Marco Rubio Channels A Bush-Era Foreign Policy

The Republican presidential contender takes an idealistic—and interventionist—view of America's role in the world.

U.S. Senator Marco Rubio

Senator Marco Rubio, a Republican from Florida, said he would seek to block confirmation of a U.S. ambassador to the island nation of Cuba.

Andrew Harrer/Bloomberg

Republican presidential candidate Marco Rubio is offering a foreign policy doctrine that broadly reflects the worldview of the George W. Bush administration in the wake of the September 11, 2001 terrorist attacks, according to experts.

Conservative foreign policy hawks offer rave reviews of the Florida senator, who fleshed out his philosophy in a speech Wednesday at the Council on Foreign Relations in New York. He touted three core pillars—a bigger military, the use of American power to preserve international order and an attempt to spread "superior" American aims like "economic and political freedom" around the world—capping a transformation to ultra-hawk.

Taking repeated swipes at President Barack Obama's foreign policy, Rubio suggested that it has not lived up to the nation's ideals or history as a world leader.

"While America did not intend to become the world’s indispensable power, that is exactly what our economic and political freedoms have made us," he told a capacity crowd in Manhattan. "The free nations of the world still look to America to champion our shared ideals. Vulnerable nations still depend on us to deter aggression from their larger neighbors. Oppressed peoples still turn their eyes toward our shores, wondering if we hear their cries, wondering if we notice their afflictions."

He took a swipe at Hillary Clinton, arguing that Obama's former secretary of state mirrors his worldview. 

"We simply cannot afford to elect as our next president one of the leading agents of this administration’s foreign policy," he said, "a leader from yesterday whose tenure as Secretary of State was ineffective at best and dangerously negligent at worst."

Within the Republican Party, the core foreign policy debate is between the Bush-era view that the United States must use its power to spread democracy and human rights around the world, and a "realpolitik" approach that seeks to use power for practical rather than moral reasons.

Rubio embodies this "expansion of democracy and human rights" viewpoint, while Texas Senator Ted Cruz reflects the "realpolitik" approach, said Elliott Abrams, a national security adviser in the Bush administration. "I think this is a division."

The moral viewpoint that Rubio reflected in his speech Wednesday tracks that of the last Republican president, said Abrams. His former boss concluded that "it was a problem" if a "lack of political and economic opportunities" led to "societies that were producing terrorism," he added.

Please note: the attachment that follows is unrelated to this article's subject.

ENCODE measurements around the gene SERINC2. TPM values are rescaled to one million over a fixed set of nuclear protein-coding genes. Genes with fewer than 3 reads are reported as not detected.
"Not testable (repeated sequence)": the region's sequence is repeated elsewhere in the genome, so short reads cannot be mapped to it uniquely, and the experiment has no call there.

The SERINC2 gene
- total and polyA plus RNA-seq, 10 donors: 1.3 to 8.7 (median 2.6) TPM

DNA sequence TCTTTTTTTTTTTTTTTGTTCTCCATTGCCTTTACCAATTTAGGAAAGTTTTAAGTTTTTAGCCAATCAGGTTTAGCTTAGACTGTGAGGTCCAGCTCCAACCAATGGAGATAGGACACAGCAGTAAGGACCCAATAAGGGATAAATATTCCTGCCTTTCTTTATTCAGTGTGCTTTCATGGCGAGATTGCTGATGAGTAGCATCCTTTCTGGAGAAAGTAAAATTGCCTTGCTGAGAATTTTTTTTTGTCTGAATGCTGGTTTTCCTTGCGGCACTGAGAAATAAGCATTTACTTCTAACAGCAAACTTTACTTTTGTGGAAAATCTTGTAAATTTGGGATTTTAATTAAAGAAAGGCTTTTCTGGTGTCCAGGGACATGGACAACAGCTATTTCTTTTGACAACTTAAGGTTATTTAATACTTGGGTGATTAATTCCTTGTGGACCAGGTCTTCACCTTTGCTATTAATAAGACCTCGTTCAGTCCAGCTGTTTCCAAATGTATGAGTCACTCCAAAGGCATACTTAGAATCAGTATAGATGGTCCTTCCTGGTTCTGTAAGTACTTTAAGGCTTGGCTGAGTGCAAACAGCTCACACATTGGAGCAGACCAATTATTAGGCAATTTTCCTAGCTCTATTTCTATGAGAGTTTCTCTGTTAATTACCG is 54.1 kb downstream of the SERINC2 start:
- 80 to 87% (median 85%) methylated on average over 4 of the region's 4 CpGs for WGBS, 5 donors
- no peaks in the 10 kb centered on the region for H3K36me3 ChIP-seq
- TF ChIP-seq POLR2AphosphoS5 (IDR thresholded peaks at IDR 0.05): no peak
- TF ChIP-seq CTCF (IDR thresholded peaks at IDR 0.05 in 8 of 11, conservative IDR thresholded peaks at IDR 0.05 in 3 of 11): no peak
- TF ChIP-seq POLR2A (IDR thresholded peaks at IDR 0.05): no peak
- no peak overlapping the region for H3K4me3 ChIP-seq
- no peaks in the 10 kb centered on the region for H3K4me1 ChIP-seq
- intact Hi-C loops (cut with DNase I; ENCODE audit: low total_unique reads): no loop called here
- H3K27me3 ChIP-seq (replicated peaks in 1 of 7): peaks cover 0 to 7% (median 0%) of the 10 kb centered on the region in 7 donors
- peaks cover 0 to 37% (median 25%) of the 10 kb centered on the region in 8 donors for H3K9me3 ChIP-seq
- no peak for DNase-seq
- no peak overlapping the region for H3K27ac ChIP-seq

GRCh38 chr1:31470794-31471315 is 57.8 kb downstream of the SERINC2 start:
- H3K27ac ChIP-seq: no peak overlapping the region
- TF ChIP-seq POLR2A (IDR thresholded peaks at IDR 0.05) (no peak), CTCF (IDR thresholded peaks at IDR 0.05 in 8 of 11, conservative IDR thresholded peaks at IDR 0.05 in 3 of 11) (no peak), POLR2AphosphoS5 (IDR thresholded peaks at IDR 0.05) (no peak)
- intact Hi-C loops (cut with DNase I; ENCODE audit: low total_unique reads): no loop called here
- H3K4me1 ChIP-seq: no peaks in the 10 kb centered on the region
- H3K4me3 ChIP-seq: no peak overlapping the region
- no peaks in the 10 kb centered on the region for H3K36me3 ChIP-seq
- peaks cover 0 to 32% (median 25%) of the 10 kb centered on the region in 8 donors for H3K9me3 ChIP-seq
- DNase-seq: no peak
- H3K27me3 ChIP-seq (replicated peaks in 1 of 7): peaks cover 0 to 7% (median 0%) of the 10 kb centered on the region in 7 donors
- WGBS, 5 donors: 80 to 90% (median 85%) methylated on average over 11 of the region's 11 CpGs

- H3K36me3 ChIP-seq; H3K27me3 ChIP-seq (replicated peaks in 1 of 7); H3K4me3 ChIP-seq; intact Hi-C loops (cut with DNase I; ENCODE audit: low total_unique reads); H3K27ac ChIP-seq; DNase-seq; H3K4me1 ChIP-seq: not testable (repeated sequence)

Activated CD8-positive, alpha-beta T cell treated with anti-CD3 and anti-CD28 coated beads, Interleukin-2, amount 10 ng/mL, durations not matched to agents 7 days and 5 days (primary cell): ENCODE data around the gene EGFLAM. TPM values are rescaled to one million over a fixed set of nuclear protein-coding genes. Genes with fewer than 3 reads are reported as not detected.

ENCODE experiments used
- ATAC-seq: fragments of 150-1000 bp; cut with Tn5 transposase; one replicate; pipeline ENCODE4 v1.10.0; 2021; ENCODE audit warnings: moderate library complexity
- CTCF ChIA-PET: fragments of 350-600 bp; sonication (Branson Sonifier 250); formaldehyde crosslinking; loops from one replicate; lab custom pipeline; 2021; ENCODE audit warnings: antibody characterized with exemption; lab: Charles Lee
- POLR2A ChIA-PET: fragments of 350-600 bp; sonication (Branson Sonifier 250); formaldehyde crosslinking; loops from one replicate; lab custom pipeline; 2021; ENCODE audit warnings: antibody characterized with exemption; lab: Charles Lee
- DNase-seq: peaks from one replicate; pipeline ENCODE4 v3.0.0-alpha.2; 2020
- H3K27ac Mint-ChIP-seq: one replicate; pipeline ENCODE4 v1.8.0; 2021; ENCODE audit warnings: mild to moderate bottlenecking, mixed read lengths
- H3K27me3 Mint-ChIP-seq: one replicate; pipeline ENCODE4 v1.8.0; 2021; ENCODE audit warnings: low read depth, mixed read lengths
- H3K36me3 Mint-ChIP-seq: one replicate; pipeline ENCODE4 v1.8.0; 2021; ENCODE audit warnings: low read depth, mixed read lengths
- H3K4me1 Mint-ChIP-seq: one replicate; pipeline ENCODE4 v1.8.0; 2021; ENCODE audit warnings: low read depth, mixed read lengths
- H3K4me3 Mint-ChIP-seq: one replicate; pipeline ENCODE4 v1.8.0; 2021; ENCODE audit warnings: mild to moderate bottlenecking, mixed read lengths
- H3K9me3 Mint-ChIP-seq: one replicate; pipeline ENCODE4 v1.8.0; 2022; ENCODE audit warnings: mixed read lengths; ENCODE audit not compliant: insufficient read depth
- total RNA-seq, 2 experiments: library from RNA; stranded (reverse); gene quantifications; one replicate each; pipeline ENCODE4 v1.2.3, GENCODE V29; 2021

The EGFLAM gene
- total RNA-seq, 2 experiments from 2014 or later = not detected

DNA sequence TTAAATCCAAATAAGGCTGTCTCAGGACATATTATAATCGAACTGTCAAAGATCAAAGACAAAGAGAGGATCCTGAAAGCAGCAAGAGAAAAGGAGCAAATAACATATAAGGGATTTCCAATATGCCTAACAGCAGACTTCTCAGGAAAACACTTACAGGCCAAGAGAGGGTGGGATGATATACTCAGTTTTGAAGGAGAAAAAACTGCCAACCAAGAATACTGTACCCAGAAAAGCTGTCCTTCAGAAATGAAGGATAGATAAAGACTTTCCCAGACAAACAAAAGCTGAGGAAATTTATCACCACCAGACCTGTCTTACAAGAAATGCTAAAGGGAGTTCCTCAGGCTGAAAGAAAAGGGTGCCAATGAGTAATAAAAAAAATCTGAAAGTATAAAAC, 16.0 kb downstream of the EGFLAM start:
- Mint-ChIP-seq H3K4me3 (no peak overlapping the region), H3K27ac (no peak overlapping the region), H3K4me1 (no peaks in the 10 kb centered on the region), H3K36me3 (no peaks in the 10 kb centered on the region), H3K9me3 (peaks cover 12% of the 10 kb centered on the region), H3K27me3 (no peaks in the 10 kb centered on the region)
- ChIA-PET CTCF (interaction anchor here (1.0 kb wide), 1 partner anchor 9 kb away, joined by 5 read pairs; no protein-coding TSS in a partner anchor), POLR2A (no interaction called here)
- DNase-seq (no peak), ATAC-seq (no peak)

In his speech, Rubio vowed to "support the spread of economic and political freedom" and use American power to "advance the rights of the vulnerable, including women and the religious minorities that are so often persecuted."

Danielle Pletka, senior vice president for foreign and defense policy studies at the American Enterprise Institute, agreed that on foreign policy, there is a moralist-versus-pragmatist dichotomy within the Republican presidential field.

"I think Senator Rubio believes firmly in American leadership. Not just economic, political and military—but moral leadership," she said. "I think you will see some—[Kentuky Senator Rand] Paul, to a certain extent Cruz, taking a more hands off, more realist approach in contrast to certainly Rubio but probably others who have not yet declared."

Where the candidates will come down in this moral-versus-pragmatic approach is the top question on the minds of Republican foreign policy thinkers. As Republicans have coalesced around a muscular foreign policy in the wake of the rise of the Islamic State militant group, Abrams and Pletka both noted, Paul has shifted away from his signature non-interventionist views. 

"In the last year we've seen [the Islamic State], we've seen beheadings of Americans, we've seen things like the burning of the Jordanian pilot—these really reminded Americans, particularly Republicans, that there are dangerous people out there who want to kill Americans," Abrams said. "So to the extent that it means using American power, I think all the Republicans are there."

Rubio has used his perch on the Senate Foreign Relations Committee to serve as a leading critic of Obama in recent years, something that has endeared him to Republican hawks. It has also distinguished him from top-tier rivals like former Florida Governor Jeb Bush and Wisconsin Governor Scott Walker, who have not directly engaged in foreign policy.

"I like Marco Rubio a lot, but I'm a very unusual person—I care first and foremost about foreign policy," Pletka said. "Many Americans believe the Senate doesn't prepare a person to be president, and there are very, very few single issue voters, especially on foreign policy."

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